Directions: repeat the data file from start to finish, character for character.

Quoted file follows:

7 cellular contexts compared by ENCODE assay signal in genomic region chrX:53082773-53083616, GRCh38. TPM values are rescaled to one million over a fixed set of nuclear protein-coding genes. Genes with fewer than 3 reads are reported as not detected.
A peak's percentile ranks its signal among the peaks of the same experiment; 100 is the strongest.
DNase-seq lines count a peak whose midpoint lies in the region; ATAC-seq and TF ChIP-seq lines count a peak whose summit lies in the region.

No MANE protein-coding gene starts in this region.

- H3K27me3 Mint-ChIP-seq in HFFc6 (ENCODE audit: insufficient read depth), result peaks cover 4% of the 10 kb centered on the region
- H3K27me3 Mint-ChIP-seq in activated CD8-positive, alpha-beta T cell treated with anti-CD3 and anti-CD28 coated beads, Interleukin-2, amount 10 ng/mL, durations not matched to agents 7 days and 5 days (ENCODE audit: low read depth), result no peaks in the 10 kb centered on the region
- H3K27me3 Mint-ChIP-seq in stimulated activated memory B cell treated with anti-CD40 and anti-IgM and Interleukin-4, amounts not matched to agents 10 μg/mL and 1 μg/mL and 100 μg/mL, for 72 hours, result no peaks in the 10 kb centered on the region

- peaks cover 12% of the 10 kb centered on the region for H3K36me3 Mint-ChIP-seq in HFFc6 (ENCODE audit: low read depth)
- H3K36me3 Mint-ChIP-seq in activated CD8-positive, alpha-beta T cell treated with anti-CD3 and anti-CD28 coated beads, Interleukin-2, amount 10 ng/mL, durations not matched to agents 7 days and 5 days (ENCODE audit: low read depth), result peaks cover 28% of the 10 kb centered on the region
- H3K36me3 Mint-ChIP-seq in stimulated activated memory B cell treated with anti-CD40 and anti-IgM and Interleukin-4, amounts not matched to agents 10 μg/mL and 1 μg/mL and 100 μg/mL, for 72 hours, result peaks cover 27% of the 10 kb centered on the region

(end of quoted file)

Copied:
7 cellular contexts compared by ENCODE assay signal in genomic region chrX:53082773-53083616, GRCh38. TPM values are rescaled to one million over a fixed set of nuclear protein-coding genes. Genes with fewer than 3 reads are reported as not detected.
A peak's percentile ranks its signal among the peaks of the same experiment; 100 is the strongest.
DNase-seq lines count a peak whose midpoint lies in the region; ATAC-seq and TF ChIP-seq lines count a peak whose summit lies in the region.

No MANE protein-coding gene starts in this region.

- H3K27me3 Mint-ChIP-seq in HFFc6 (ENCODE audit: insufficient read depth), result peaks cover 4% of the 10 kb centered on the region
- H3K27me3 Mint-ChIP-seq in activated CD8-positive, alpha-beta T cell treated with anti-CD3 and anti-CD28 coated beads, Interleukin-2, amount 10 ng/mL, durations not matched to agents 7 days and 5 days (ENCODE audit: low read depth), result no peaks in the 10 kb centered on the region
- H3K27me3 Mint-ChIP-seq in stimulated activated memory B cell treated with anti-CD40 and anti-IgM and Interleukin-4, amounts not matched to agents 10 μg/mL and 1 μg/mL and 100 μg/mL, for 72 hours, result no peaks in the 10 kb centered on the region

- peaks cover 12% of the 10 kb centered on the region for H3K36me3 Mint-ChIP-seq in HFFc6 (ENCODE audit: low read depth)
- H3K36me3 Mint-ChIP-seq in activated CD8-positive, alpha-beta T cell treated with anti-CD3 and anti-CD28 coated beads, Interleukin-2, amount 10 ng/mL, durations not matched to agents 7 days and 5 days (ENCODE audit: low read depth), result peaks cover 28% of the 10 kb centered on the region
- H3K36me3 Mint-ChIP-seq in stimulated activated memory B cell treated with anti-CD40 and anti-IgM and Interleukin-4, amounts not matched to agents 10 μg/mL and 1 μg/mL and 100 μg/mL, for 72 hours, result peaks cover 27% of the 10 kb centered on the region